Oct
28
Filed Under (Uncategorized) by Jeff Fastnacht on 28-10-2014

I believe most of us would agree that there are many variables that determine if a child will be prepared to learn at any stage of their education.  These commonly include economics of the family, birth order, educational level of the mother, and others.  But, have you ever considered trauma as a factor?  Do you think a traumatic event can affect your personal life?  If you experienced substance abuse in your family right now would it hinder your abilities to work or provide for yourself or your family?  I know the answer is yes.  So how is trauma affecting our students, that is the key to my blog post today.

The affects of trauma have been witnessed by educators for many years.  This is not a new revelation, but its impacts are now becoming so prevalent that we are starting to address students with more and more traumatic experiences entering our classroom.  What does this mean?  This means that students are showing more aggression, mental health issues, inactivity-hyperactivity, and inabilities for students to make strong personal relationships with other.

Here is a list of events that are considered trauma:
Emotional, Physical, or Sexual Abuse
Emotional or Physical Neglect
or Mother treated violently, Household substance abuse,  Household mental illness, Household separation/divorce, and Incarceration of a parent.
(Prevalence of Individual Adverse Childhood Experiences, 2014, http://www.cdc.gov/violenceprevention/acestudy/prevalence.html)

The rise in students living through one of these events used to be rare.  Now it is not uncommon to see kids that have survived multiple events from this list.  In visiting with a colleague that works in the Bismarck School system he indicated that they consciously use this list to identify student needs and many of his students had suffered over four of these events.  Is that true in Ellendale?  I am afraid to say it but it is true.  We may not have 50% of our students experiencing 4 or more of these events but the number of students experiencing more than one is on the rise.  If this is our new reality how can we hope to get students to learn and reach their full potential?  Statistics – http://www.cdc.gov/violenceprevention/acestudy/prevalence.html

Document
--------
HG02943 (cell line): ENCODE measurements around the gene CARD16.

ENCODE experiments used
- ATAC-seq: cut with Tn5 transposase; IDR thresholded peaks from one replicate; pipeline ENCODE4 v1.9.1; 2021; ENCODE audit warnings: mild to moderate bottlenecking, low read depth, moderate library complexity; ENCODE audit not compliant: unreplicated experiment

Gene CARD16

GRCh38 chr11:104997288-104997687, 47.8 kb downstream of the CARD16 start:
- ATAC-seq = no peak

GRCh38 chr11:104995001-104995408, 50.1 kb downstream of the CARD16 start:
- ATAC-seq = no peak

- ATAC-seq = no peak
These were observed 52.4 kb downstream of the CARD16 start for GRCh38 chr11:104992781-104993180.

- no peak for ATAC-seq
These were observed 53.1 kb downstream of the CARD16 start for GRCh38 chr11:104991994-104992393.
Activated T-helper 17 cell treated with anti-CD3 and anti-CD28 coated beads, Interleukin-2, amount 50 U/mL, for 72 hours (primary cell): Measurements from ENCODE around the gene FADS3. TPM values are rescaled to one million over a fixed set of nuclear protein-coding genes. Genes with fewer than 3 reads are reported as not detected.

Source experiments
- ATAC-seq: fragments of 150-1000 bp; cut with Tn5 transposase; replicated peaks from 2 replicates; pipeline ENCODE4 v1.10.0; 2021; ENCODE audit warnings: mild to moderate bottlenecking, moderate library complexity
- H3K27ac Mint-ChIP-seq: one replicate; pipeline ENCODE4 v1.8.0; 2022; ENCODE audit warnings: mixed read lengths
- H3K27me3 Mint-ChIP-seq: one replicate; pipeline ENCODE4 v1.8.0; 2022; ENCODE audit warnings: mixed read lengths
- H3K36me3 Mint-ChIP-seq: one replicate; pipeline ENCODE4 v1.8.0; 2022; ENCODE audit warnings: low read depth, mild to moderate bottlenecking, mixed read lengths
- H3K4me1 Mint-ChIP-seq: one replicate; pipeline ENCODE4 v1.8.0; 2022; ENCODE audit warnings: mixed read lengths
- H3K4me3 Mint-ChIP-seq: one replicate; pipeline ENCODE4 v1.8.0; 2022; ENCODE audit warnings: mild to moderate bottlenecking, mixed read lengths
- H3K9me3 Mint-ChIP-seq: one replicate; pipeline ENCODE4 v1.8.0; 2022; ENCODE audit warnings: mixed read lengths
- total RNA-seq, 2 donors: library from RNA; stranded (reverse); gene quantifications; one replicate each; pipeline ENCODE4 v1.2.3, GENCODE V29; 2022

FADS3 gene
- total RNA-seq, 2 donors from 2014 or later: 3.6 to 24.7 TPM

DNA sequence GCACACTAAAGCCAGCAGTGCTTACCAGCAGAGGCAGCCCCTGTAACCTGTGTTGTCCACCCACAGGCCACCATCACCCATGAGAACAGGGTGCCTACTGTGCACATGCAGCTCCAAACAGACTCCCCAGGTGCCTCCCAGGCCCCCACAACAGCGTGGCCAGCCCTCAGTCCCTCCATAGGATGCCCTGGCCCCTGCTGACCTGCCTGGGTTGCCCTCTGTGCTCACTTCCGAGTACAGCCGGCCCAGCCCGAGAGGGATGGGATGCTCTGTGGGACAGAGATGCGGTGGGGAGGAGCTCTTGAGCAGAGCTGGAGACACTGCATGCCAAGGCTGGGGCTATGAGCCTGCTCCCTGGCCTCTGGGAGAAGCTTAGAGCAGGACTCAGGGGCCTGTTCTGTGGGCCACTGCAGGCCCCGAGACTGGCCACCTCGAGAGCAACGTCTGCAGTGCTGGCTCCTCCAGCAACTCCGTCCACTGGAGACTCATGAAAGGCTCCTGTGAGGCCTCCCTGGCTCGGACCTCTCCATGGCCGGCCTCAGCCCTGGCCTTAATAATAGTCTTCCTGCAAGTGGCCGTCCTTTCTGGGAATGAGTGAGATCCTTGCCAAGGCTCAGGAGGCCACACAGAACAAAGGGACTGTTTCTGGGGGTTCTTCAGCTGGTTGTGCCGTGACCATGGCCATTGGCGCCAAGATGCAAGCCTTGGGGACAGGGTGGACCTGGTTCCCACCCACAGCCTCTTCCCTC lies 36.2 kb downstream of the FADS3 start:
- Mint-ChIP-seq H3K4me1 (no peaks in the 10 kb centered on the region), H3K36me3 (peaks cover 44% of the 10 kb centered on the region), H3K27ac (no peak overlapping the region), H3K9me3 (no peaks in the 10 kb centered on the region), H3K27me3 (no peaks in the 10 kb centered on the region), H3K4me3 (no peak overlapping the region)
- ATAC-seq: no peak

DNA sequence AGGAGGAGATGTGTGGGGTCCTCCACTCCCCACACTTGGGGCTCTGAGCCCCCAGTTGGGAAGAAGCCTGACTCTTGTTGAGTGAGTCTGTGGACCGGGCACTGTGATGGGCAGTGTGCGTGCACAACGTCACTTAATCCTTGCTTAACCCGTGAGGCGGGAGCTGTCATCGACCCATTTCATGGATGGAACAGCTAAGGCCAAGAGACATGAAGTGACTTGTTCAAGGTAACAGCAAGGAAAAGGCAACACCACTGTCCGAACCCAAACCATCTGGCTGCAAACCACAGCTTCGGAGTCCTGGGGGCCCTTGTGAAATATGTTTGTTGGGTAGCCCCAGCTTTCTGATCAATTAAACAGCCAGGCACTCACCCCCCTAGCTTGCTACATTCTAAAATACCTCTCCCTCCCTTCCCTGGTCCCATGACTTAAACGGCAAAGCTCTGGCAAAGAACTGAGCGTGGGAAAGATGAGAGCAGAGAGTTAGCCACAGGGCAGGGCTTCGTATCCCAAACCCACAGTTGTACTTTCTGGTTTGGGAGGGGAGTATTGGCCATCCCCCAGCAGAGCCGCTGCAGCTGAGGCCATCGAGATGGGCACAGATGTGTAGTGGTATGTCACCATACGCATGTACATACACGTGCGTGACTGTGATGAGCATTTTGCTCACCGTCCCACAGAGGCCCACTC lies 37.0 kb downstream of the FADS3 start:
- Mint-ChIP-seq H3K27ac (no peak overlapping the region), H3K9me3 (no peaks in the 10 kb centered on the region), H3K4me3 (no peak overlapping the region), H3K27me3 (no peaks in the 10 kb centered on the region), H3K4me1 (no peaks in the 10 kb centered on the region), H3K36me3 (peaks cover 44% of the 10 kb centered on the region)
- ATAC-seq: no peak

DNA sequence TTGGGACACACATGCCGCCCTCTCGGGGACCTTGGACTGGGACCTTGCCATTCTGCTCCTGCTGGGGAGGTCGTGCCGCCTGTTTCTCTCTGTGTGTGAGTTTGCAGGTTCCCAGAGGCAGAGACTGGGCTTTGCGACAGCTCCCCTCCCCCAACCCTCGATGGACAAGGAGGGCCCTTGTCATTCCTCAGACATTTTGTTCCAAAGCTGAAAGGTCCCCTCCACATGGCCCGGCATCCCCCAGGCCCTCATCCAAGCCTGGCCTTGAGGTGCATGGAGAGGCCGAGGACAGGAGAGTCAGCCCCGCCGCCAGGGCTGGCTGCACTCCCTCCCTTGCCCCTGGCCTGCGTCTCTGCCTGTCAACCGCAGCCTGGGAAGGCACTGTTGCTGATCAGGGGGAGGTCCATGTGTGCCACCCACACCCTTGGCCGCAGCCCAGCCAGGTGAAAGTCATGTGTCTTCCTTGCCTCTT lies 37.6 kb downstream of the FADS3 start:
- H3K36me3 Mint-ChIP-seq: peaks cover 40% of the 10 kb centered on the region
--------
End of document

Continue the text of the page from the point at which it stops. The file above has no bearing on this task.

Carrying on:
The solutions are many and some will need to be further reviewed and implemented even in our little town of Ellendale.  I can tell you with 100% assurance that mental health needs of our students is growing.  Teachers see it every day.  Superintendents see it every week.  The needs of our students is growing and when students are facing these types of challenges we need to be prepared to help them.  Teachers and parents will need to be even more vigilant in identifying these needs and not hesitating to get our children the mental health help they need.

In the end many of us will say we NEVER experienced anything on this list and if that is so we should count ourselves as fortunate.  But, the reality today is not the same.

 

Oct
24
Filed Under (Uncategorized) by Jeff Fastnacht on 24-10-2014

Every member of Ellendale and Ellendale Public School benefits from strong a community, good schools, and safe roads. We need balanced public policies and responsible government spending plans, not a constitutional amendment like Measure 5 that will tie our state’s hands and possibly even betray our state’s priorities.

5 Reasons to Vote NO on Measure 5

1 Measure 5 is driven by out-of-state special interests—A full 96% of Measure 5’s funding comes from out-of-state interest groups that don’t know or care about what’s best for North Dakota.

2 Measure 5 permanently diverts funding—This constitutional amendment puts conservation spending BEFORE education, roads, infrastructure, and programs for our senior citizens.